Brie Larson has already collected more than major ten awards this season for her universally acclaimed performance in Room. Almost every Oscar expert has Larson down to win the Oscar for Best Actress. Director Lenny Abrahamson says, “She’s lovely. She’s funny, warm, beautiful and a little boy is going to love her.” That’s just what you take away when you see Larson in Room, how much she loves co-star and on-screen son, Jacob Tremblay.
I caught up with Larson the day before the AFI Awards to talk about how she brought Ma to life, and how she physically trained for the role.
Awards Daily: Is it too late to wish you a Happy New Year?
Brie Larson: No, I’m still super into it, so go ahead.
AD: I just wanted to put this out there that the film, in spite of its dark subject is really lovely, that bond with your on-screen son that we see, and the story of love and freedom does leave you feeling warm.
BL: Thank you.
AD: Ma isn’t really fleshed out in the book, did you have fun bringing her to life?
BL: Yes! That’s kind of the best part of my job and the dream in some ways is to create a character from the ground up, but it can also be really terrifying because there’s just so much space to work with to create her and she can go in so many different directions. But, you have to trust your instincts and really dig in and find who she is. A lot of her came from anything that I could base fact on. How her mind and body would be with the logistics of being in that space, to begin the initial foundation.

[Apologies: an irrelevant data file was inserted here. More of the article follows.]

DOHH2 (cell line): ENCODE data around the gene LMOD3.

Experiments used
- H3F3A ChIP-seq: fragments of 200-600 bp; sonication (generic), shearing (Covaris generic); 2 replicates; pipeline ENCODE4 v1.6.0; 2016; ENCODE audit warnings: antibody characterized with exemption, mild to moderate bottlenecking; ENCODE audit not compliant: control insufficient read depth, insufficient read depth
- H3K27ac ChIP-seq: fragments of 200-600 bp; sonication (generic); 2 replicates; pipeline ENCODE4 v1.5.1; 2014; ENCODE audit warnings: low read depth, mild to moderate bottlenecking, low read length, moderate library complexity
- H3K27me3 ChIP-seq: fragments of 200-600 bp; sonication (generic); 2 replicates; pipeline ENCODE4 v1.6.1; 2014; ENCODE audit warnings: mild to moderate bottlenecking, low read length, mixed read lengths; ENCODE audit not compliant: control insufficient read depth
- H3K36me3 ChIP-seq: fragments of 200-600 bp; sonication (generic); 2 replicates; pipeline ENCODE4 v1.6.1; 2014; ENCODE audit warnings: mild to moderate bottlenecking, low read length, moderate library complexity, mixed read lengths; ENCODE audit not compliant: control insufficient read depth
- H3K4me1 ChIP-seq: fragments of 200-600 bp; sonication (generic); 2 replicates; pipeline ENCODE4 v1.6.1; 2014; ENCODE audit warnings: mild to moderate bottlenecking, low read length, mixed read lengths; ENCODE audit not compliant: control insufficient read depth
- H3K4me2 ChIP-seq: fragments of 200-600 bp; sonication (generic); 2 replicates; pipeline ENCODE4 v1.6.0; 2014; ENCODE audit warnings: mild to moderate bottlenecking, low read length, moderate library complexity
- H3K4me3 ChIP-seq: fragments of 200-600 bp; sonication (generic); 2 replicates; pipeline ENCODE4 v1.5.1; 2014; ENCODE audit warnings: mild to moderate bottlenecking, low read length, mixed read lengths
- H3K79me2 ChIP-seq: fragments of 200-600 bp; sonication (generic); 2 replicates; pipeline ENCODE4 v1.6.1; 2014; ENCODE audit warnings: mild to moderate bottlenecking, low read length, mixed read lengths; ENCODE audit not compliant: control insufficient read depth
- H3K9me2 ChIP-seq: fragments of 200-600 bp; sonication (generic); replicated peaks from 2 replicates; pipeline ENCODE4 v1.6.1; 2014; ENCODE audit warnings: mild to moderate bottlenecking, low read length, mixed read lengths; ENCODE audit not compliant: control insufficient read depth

Once I understood what lack of vitamin D does, or how sexual abuse does in reorganizing the brain, and what having small meals does to the brain and to the skin and to the hair, I was able to get inside of her, and work with her from there. I was able to see how she was coping in that situation and how that would be a contradiction to how she would be keeping that from her son.
AD: What did you have to do to get in touch with her that way, because those are foreign experiences?
BL: At first, I thought they were really foreign and then over time it’s not very different from our lives actually.
I first spoke with doctors and nutritionists about the health part of it about how her skin and hair and teeth would look, having not had a toothbrush or hairbrush in seven years. Not being in the sun, only really having bread, a bit of peanut butter, and maybe cheese from time to time. Just very cheap, simple ingredients and what the body would look like.